France has begun parachuting arms shipments to Berber rebels fighting Libyan leader Moammar Gadhafi's forces in the highlands south of Tripoli, the French daily Le Figaro reported on Wednesday.
According to the paper, which said it had seen a secret intelligence memo and talked to well-placed officials, the air drops are designed to help rebel fighters encircle Tripoli and encourage a popular revolt in the city itself.
"If the rebels can get to the outskirts of Tripoli, the capital will take the chance to rise against Gadhafi," said an official quoted in the report.
"The regime's mercenaries are no longer getting paid and are scarcely getting fed. There's a severe fuel shortage, the population has had enough."
French officials could not immediately confirm or deny the report to Agence France Presse.
According to Le Figaro the French arms shipments are dropped from planes in the Djebel Nafusa region, where Berber tribes have risen to join the revolt against Gadhafi's rule and seized several provincial towns.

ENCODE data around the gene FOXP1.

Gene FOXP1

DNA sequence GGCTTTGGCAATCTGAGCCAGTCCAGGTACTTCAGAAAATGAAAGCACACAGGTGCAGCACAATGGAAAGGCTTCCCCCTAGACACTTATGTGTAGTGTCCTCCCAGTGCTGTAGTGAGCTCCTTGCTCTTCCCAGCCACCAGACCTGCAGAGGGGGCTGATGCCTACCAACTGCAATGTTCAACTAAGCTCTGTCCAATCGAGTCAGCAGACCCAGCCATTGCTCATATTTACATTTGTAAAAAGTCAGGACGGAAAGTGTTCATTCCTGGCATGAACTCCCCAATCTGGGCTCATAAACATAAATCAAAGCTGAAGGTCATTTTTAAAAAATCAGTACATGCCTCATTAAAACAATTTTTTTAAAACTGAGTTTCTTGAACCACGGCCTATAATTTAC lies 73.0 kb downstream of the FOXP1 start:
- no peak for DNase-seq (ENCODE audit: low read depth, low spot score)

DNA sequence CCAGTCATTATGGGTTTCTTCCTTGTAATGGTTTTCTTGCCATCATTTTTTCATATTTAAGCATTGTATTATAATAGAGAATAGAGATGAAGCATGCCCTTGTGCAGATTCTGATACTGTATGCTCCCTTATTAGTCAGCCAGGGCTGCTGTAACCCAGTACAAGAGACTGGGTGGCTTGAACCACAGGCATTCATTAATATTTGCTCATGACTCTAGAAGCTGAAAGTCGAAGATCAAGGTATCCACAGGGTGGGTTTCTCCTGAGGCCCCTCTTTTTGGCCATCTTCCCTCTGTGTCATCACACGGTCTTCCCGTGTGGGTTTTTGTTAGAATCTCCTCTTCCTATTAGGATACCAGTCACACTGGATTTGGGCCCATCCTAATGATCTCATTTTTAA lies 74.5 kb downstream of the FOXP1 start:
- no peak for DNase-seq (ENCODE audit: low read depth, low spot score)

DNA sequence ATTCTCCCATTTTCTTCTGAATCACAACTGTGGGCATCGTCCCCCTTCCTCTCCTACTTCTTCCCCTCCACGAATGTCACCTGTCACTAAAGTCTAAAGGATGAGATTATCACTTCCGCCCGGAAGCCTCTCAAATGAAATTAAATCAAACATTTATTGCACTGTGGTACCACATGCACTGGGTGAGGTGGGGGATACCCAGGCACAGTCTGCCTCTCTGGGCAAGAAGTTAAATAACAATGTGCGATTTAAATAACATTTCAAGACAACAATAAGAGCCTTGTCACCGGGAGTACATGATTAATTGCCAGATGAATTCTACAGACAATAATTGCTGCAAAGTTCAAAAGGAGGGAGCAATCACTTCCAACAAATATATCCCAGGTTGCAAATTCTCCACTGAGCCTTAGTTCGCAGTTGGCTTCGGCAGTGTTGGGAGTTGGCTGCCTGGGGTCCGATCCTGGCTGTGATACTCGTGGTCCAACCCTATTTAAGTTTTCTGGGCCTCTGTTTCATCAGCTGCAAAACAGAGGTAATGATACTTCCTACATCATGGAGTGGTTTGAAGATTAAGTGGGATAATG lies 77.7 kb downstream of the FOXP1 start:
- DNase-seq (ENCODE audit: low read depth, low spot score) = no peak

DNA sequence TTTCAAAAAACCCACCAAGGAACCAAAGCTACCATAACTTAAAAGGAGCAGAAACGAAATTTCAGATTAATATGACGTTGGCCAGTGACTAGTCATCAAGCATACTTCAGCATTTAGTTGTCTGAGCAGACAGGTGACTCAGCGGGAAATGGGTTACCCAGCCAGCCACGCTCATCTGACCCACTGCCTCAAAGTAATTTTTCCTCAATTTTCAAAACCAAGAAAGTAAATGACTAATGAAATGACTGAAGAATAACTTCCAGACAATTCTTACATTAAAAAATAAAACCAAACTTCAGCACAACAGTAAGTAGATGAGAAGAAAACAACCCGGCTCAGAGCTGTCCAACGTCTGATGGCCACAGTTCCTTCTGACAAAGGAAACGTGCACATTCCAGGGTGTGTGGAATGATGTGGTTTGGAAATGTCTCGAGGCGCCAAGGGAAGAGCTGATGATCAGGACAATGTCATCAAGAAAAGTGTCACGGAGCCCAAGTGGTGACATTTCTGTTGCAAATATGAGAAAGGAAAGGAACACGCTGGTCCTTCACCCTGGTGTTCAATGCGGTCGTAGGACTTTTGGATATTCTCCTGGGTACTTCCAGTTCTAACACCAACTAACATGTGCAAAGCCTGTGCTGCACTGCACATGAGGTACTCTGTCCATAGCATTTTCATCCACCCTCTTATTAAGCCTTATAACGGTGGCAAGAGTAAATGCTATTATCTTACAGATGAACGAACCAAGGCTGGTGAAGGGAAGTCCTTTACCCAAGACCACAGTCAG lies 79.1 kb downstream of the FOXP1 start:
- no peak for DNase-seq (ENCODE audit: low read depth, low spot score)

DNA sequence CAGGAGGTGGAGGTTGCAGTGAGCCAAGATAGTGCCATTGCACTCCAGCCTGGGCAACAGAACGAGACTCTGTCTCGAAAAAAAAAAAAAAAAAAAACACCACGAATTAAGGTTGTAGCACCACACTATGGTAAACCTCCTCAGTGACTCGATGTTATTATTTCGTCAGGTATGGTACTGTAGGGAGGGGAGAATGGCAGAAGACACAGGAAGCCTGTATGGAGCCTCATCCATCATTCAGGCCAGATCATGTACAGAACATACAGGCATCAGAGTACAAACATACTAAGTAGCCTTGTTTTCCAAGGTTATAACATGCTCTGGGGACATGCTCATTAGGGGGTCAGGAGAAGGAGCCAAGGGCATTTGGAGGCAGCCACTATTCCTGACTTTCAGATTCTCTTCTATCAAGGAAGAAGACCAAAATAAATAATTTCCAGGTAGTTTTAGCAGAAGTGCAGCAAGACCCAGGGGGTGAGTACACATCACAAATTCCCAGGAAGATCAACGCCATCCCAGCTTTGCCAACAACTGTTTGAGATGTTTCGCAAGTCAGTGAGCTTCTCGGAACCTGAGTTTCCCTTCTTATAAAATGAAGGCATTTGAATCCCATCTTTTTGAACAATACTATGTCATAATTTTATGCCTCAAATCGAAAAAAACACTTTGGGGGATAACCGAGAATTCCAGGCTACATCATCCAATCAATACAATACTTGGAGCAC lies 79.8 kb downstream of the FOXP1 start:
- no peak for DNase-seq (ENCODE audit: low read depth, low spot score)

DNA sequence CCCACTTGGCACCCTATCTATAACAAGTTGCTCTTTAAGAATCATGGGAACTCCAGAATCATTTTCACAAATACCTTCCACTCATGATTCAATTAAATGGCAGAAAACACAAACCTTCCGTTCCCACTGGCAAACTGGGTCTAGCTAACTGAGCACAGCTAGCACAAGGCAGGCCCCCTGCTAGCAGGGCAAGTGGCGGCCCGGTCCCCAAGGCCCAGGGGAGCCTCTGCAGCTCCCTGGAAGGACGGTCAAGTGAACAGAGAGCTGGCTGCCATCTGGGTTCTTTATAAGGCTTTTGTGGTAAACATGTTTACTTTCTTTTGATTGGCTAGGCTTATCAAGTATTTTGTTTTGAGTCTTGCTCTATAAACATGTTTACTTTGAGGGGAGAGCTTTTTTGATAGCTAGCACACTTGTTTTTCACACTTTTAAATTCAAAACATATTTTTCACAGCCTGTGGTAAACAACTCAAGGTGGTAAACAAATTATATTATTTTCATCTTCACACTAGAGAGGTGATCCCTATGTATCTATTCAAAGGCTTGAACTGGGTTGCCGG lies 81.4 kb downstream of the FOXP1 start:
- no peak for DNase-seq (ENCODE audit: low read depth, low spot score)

The crates hold assault rifles, machine guns and rocket-propelled grenades, it said, and also European-made Milan anti-tank missiles, a powerful addition to the rebel arsenal that can destroy a tank or a bunker.
France has taken a leading role in organizing international support for the uprising against Gadhafi's four-decade old rule, and French and British jets are spearheading a NATO-led air campaign targeting his forces.
Rebel forces are based in Benghazi in the east of the country, and hold a besieged enclave supplied by sea in the western coastal town of Misrata, but have been unable to mount a convincing advance on the capital.
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